Andy Warhol and Alexa Stark have a few things in common. Both have strong ties to New York City. They both bring a distinct American sensibility to their creative work, shaping and participating in the current culture while critiquing its flaws. And they both spend (or spent) most of their time in a place called The Factory.
Stark is currently the only working designer at The Factory on 1609 NE Alberta, which has been in business for about four months as your standard Portland thrift shop. Owner Mella Kauffman has had a bigger plan from the beginning to hire in-house designers to refurbish the thrifted clothes for sale in the store, and Stark was the perfect fit.
Born and raised in the Big Apple, Stark just moved to Portland after graduating from Parsons School of Design. She took her time getting here though: armed with only the possessions she could fit in her Prius, she drove across the US in a three month road trip, stopping often to check on the state of clothes in the states, and found closed-up shops on ghost town boulevards. It only confirmed Stark's focus on eco-friendly, entrepreneurial re-design. Check out her artist's statement.
Obviously, Portland latched its green-blooded, crafty-fingers onto Stark and she's here to stay for awhile. So far, only a few of her re-designs are ready for sale, but by next week there should be an entire rack at The Factory. Prices for Stark's one-of-a-kind refurbished clothes run $40-$60, but The Factory offers a $5, $10, and $20 rack for stylish folks on a budget (aka: everyone I know).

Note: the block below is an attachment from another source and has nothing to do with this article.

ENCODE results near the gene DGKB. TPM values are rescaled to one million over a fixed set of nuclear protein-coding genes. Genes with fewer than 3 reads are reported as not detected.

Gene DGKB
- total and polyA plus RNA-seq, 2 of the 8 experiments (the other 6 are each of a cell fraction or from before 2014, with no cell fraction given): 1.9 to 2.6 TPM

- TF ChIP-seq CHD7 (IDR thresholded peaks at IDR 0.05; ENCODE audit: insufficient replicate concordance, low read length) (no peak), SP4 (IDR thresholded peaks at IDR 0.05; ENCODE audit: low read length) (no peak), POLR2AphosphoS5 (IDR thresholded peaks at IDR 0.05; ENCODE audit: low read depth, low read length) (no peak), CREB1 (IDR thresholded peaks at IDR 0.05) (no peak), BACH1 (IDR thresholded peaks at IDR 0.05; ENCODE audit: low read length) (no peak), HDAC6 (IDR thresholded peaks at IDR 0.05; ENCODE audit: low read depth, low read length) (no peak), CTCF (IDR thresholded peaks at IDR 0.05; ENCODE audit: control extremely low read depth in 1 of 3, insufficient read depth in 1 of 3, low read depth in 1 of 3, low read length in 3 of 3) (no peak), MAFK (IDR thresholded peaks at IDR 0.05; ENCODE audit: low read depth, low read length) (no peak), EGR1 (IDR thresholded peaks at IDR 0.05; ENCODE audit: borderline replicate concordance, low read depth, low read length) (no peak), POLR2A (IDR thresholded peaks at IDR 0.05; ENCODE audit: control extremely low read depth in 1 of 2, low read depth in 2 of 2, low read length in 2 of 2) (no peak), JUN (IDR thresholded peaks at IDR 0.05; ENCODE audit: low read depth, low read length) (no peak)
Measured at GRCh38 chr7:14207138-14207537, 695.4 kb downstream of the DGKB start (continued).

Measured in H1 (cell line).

These refurbished designs are more sophisticated than simple alterations to tuck in, tie up, or bling out old clothes. Once Stark's patterns get shipped from NYC, we can expect some truly special garments. "You shouldn't be able to tell where it came from," says Stark, and explains that the limits of using recycled garments actually increases the creative potential. As director Anne Bogart said, "Take away people's money and give them back their creativity."
Stark is an advocate of giving people back their hands, their ability to be makers. We chatted about how our grandmothers sewed out of necessity in tough times, and taught us to do the same. She hopes her "waste-less" designs will "be an expression of the tumultuous present and the feminine power of the modern American woman."